Cashier’s Check vs. Money Order: How to Decide

Cashier's checks cost more, but let you send more money. Money orders are cheaper and easier to buy, especially if you don't have a checking account.
Margarette Burnette
By Margarette Burnette 
Edited by Carolyn Kimball Reviewed by Kathleen Burns Kingsbury

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Money orders and cashier’s checks can each be helpful if you need a more secure payment method than a personal check or cash — or if you don’t have a checking account. But they have some key distinctions.

What’s the difference between cashier’s checks and money orders?

The main difference between cashier’s checks and money orders is that cashier’s checks are better for larger purchases whereas money orders come in smaller amounts. Additionally, cashier’s checks tend to cost more while money orders are cheaper and easier to buy.

Use a cashier's check if ...

Use a money order if ...

  • Your purchase costs more than $1,000

  • You can afford to spend about $10 on the check

  • You have a bank account and access to a financial institution

  • You want a little more protection

  • Your purchase costs $1,000 or less

  • You can afford to spend $5 or less on the money order

  • You don’t have access to a financial institution — or it’s more convenient to buy elsewhere

Here's how to decide which works best for you.

When should I use a cashier’s check?

Cashier’s checks are better for large purchases. Say you want to spend $5,000 on a used car, but the seller won’t accept a personal check. If you’re not keen on carrying large amounts of cash, you need another form of guaranteed payment.

In this case, a cashier’s check, sometimes called an official check, would be the better choice. Many businesses won't issue a money order for more than $1,000, but there's typically no limit on the amount a cashier's check can cover.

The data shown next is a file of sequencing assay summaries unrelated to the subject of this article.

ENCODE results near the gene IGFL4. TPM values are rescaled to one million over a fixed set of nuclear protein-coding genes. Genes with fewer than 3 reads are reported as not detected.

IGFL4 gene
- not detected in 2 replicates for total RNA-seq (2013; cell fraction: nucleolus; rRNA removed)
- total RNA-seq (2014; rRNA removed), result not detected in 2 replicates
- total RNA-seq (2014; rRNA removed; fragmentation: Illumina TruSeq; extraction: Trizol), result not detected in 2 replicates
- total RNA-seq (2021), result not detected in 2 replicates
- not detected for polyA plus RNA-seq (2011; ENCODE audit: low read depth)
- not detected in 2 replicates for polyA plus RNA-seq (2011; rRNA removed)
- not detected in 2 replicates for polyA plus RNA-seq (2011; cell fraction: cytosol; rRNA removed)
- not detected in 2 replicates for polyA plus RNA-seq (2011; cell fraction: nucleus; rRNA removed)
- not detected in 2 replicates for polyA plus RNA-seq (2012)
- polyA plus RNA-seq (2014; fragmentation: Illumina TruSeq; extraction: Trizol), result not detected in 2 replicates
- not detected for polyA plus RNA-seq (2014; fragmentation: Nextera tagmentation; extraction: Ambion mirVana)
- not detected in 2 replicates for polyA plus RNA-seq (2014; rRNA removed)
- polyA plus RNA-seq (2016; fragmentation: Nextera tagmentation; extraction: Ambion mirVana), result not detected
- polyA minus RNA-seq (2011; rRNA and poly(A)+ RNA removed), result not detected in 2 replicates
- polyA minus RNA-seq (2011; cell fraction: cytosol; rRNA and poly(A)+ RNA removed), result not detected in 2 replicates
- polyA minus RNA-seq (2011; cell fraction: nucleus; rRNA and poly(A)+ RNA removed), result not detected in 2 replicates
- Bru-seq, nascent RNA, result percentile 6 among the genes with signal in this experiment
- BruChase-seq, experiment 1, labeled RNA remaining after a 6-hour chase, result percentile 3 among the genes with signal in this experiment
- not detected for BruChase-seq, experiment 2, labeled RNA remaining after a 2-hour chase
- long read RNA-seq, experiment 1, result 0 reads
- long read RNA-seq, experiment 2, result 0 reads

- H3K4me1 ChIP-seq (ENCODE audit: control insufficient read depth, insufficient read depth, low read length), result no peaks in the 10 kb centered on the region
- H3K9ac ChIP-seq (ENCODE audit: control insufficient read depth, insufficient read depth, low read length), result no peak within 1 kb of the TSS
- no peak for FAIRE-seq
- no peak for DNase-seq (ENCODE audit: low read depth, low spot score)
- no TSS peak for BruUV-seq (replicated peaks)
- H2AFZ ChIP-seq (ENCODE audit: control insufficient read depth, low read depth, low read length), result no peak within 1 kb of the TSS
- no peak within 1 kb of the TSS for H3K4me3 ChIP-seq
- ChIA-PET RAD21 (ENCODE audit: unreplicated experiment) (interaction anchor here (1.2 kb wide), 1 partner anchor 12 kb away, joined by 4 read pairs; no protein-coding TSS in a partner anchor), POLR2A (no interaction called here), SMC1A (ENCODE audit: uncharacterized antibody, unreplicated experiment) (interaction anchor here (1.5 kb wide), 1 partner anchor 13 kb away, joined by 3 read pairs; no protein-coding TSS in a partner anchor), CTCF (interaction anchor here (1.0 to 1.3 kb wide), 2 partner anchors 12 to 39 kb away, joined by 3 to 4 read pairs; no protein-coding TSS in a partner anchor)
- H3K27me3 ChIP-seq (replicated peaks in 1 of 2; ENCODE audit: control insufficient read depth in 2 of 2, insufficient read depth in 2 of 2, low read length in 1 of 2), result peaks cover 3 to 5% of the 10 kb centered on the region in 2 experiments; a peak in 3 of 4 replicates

On the other hand, if you need to make a $500 deposit for an apartment and can’t use a personal check, a money order would be wiser because they're generally less expensive.

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Which costs less, a cashier’s check or a money order?

Money orders usually cost less. Walmart has some of the best prices for money orders, charging a maximum of $1 (exact costs can vary based on where you shop). The U.S. Postal Service charges from $2.10 to $3, depending on the amount. Banks often charge around $5.

Cashier’s checks in any amount will set you back around $10.

Some banks and credit unions waive fees on cashier’s checks and money orders for customers with certain accounts.

Which is easier to buy?

Money orders are easier to buy. You can buy money orders at post offices, some retail stores, banks, money transfer outlets and elsewhere. Going to a supermarket for milk? You could also pick up a money order at the customer-service counter.

Cashier’s checks, on the other hand, are usually available only from a financial institution where you're a member.

If you’re hoping to buy either one online, you won’t have much luck. Issuers often require that you visit a physical location to buy a money order or cashier’s check. If that’s not an option, you could ask your recipient to let you send money online instead. This is typically free with a bank account, and among peer-to-peer transfer services, Venmo doesn’t charge users for paying with a prepaid debit card.

Which is safer, a money order or a cashier’s check?

Cashier’s checks can be a little safer. If you lose a cashier’s check or money order, or if it’s stolen, you can take steps to recover your money — generally by showing the issuer your receipt and asking for a refund. That makes either option safer than carrying cash.

However, on a money order, the purchaser fills in the receiver's name, which is similar to writing a check. (Learn more about how to write a check here.) If you lose the money order before filling it in, anyone could cash it. And once someone cashes that money order, you more than likely won’t get your money back.

If a money order or cashier’s check is cashed fraudulently, you could contact police and work through the legal system to try to recover the money.

Cashier’s checks offer a bit more protection, because the financial institution fills out the “pay to” line instead of the purchaser. And an official check drawn up by a financial institution may seem more credible to a recipient than a money order from your local 24-hour market. But either option is a good way to guarantee payment.

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